Local History

Japanese beetle was first detected in BC in 2017, in the False Creek area of Vancouver. In 2021, it was detected in Burnaby, Port Coquitlam and Vancouver.

Japanese beetle is an invasive, regulated pest that feeds on the roots of turf grass, and on the foliage of more than 300 plant species, including: roses, fruit trees, grapevines, and other common landscape and food plants. If this pest spreads, it could cause serious harm to the local agricultural sector and ecosystem, and will cause significant damage to lawns, landscapes, golf courses, gardens and parks.


Larva: A typical C-shaped creamy white grub with a yellowish-brown head. Less than 25 millimetres in length at maturity; occurring in the fibrous root zone of host plants. The V-shaped arrangement of the last two rows of spines on the last body segment distinguishes this grub from all others.

Pupa: About the same size as the adult and somewhat resembling the adult except that the legs, antennae and wings are closely folded to the body. The body, which at first is a pale cream colour, gradually becomes tan and finally the metallic green of the adult. The pupae are found about 5-8 centimetres beneath the soil surface.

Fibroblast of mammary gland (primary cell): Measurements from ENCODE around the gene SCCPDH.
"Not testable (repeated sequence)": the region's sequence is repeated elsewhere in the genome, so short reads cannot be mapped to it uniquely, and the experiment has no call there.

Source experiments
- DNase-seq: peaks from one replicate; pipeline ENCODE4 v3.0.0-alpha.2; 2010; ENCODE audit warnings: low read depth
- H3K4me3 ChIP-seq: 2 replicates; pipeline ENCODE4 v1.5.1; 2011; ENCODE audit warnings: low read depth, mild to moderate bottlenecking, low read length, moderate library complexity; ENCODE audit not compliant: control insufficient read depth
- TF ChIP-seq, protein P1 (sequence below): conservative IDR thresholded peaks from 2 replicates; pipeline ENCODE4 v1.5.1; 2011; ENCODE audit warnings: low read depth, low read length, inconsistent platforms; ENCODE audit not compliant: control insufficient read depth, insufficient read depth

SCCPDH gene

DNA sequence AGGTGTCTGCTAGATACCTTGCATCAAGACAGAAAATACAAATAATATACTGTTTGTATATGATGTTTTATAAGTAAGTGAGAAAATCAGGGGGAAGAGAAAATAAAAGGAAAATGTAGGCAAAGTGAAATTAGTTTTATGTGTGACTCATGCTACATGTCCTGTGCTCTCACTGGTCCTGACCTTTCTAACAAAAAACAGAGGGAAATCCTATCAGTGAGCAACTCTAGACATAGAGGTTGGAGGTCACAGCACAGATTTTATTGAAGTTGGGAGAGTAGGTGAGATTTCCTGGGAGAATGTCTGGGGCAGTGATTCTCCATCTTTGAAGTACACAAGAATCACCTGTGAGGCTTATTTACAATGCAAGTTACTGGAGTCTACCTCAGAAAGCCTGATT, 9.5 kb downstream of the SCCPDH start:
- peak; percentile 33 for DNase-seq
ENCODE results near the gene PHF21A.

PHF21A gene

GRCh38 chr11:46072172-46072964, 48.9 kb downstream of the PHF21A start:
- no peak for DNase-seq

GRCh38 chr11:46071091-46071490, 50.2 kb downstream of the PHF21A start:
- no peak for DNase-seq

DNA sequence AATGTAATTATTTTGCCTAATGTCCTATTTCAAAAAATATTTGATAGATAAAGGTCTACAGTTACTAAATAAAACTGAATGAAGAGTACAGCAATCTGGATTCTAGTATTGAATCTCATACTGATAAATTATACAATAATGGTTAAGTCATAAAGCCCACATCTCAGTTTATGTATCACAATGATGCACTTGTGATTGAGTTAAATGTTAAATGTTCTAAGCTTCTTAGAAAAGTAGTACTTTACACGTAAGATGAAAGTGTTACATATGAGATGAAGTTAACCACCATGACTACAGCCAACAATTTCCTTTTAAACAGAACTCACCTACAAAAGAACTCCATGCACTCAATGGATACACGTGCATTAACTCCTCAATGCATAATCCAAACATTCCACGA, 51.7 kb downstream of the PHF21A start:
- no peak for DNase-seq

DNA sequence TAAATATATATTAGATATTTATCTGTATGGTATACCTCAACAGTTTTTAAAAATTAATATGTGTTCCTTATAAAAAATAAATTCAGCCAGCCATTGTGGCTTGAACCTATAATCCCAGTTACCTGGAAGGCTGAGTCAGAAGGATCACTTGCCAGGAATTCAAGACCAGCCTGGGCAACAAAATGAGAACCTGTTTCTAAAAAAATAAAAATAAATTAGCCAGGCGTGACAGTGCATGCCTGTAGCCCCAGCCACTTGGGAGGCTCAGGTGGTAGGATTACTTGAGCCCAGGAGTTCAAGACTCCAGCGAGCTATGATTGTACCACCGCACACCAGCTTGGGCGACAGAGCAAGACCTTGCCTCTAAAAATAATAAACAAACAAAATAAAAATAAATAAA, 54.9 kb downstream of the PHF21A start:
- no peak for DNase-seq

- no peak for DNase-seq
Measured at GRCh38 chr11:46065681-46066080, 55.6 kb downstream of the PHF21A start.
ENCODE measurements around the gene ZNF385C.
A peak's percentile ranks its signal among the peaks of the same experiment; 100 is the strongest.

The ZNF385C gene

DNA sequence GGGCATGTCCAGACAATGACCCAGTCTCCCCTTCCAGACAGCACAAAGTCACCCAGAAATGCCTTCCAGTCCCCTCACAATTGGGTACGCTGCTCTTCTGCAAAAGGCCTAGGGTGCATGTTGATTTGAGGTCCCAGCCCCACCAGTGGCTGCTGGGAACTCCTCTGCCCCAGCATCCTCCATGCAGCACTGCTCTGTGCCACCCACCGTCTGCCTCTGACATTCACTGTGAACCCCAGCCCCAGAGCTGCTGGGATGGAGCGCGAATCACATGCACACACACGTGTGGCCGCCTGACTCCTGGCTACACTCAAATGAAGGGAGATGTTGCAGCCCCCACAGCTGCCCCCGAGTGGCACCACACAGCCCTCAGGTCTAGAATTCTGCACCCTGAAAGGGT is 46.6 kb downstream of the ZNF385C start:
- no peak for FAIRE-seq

Adult: Oval outline from above, almost 10 millimetres long and 6 millimetres wide, abdomen, thorax and head metallic green with metallic copper-brown wing coverings and contrasting white tufts of hair along the sides and rear of the abdomen, active on warm sunny days from late June to late summer.

Life Cycle

The life cycle of the Japanese beetle is almost identical to the life cycle of the Chafer Beetle. The only way to distinguish between the two is an up close examination of the larvae or adult beetle.